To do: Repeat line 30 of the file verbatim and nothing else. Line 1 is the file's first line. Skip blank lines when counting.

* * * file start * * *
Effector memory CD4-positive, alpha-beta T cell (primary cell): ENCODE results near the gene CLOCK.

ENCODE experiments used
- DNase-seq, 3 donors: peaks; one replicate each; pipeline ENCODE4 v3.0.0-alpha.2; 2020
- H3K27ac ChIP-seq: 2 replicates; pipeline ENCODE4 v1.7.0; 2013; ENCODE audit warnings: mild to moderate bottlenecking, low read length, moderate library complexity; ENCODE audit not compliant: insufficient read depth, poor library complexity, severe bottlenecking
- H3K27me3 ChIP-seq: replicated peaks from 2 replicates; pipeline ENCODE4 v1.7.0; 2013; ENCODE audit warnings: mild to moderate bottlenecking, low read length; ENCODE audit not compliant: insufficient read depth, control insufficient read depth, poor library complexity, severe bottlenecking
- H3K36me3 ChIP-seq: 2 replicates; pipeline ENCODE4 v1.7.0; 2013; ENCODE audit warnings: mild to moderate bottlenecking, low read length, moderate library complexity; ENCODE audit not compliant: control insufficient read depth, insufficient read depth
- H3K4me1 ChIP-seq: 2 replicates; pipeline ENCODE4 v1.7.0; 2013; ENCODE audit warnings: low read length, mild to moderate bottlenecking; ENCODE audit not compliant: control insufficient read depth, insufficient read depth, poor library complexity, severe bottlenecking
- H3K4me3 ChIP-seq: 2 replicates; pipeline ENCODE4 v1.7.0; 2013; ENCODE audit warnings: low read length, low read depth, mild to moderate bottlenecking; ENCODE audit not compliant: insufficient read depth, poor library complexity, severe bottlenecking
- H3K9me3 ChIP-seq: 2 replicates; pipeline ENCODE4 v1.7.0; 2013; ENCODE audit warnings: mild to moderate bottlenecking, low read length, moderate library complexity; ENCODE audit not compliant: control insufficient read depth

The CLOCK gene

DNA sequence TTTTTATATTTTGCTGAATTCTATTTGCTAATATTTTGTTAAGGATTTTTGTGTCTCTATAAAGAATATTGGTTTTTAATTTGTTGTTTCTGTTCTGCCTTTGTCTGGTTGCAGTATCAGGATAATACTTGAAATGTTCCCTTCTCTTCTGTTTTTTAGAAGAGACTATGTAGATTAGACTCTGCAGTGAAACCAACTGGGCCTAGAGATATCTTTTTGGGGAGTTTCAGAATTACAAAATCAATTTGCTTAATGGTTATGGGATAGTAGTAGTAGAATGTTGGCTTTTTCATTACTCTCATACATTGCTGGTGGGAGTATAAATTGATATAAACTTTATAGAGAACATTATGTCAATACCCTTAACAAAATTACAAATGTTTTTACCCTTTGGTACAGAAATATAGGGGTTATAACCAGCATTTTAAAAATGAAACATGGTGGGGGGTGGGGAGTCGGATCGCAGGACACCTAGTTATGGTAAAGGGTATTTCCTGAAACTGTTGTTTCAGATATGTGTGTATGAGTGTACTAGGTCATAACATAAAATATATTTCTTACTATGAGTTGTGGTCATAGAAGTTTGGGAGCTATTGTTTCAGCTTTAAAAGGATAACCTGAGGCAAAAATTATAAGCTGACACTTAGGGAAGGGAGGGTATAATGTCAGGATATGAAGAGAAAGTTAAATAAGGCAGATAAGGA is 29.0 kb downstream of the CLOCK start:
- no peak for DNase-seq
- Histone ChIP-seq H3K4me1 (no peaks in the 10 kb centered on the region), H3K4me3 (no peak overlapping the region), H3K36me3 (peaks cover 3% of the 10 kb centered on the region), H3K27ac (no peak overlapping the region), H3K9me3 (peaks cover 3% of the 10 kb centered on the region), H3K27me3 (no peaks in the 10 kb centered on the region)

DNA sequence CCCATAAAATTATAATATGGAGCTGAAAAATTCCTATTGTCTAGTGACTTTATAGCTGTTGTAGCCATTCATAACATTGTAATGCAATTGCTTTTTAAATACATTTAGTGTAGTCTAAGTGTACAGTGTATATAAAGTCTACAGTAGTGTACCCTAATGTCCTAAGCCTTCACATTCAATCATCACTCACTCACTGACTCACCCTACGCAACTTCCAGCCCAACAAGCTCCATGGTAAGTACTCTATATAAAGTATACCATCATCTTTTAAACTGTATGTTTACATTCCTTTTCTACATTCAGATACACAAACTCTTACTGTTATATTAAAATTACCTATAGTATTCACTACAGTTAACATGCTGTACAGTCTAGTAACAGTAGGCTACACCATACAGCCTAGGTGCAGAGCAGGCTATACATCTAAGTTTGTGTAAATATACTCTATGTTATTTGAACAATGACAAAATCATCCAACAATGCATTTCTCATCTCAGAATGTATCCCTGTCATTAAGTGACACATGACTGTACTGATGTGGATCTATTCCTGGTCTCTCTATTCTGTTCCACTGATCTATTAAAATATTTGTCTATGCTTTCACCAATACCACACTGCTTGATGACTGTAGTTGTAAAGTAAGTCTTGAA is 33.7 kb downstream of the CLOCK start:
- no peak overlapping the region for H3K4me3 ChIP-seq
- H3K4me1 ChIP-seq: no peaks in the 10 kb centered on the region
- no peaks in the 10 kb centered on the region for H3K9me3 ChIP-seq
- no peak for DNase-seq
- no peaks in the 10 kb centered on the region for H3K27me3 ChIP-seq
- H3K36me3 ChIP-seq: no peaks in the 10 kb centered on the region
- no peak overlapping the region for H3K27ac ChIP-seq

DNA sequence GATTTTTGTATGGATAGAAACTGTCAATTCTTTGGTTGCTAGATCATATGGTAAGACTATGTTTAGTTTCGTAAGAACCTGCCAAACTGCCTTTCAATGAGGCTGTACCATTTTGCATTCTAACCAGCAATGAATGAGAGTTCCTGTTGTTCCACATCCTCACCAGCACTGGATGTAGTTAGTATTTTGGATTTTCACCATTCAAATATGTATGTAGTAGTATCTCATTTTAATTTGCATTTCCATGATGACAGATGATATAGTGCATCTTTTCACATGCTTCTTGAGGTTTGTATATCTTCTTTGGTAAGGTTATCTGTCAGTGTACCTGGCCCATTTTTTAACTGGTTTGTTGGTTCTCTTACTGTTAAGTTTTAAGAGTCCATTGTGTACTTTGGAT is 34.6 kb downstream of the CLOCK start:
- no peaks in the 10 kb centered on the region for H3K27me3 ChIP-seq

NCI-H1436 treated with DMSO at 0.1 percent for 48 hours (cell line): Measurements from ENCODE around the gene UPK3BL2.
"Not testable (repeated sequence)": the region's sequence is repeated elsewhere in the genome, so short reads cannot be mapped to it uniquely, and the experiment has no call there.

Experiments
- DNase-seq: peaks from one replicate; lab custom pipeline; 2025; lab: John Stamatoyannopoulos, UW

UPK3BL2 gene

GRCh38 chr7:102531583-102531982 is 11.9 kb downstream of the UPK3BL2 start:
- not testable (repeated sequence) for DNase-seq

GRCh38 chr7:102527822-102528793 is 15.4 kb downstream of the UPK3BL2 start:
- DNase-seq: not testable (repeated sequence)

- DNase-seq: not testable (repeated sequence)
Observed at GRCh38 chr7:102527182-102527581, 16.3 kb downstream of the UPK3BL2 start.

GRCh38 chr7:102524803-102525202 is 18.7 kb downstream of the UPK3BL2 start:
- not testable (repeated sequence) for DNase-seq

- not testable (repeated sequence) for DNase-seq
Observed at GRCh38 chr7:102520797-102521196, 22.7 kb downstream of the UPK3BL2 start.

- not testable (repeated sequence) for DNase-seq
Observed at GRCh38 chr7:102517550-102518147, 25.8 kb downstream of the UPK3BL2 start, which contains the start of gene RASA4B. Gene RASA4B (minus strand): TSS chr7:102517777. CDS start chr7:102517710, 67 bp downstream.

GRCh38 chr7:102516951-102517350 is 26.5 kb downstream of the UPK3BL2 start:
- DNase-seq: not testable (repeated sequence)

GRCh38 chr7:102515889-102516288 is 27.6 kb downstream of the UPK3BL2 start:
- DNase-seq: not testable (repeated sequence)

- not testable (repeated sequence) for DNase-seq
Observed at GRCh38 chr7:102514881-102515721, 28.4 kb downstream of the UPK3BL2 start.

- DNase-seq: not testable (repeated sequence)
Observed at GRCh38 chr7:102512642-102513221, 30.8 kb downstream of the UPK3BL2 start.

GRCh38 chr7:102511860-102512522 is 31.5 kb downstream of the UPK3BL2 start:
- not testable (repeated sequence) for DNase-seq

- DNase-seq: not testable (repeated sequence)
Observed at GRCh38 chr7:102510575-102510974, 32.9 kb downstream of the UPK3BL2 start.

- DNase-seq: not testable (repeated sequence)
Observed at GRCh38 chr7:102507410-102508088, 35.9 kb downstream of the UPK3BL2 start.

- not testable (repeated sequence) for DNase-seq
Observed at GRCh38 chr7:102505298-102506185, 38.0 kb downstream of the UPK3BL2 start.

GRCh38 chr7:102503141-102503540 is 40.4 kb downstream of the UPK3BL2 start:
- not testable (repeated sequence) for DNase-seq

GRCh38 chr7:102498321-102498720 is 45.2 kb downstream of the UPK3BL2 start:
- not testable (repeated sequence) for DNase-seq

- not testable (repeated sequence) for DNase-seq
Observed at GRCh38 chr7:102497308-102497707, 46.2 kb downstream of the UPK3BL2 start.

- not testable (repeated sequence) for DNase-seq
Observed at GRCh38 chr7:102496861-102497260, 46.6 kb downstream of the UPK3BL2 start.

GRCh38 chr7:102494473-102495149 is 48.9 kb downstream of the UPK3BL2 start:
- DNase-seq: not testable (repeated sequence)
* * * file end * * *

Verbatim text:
- not testable (repeated sequence) for DNase-seq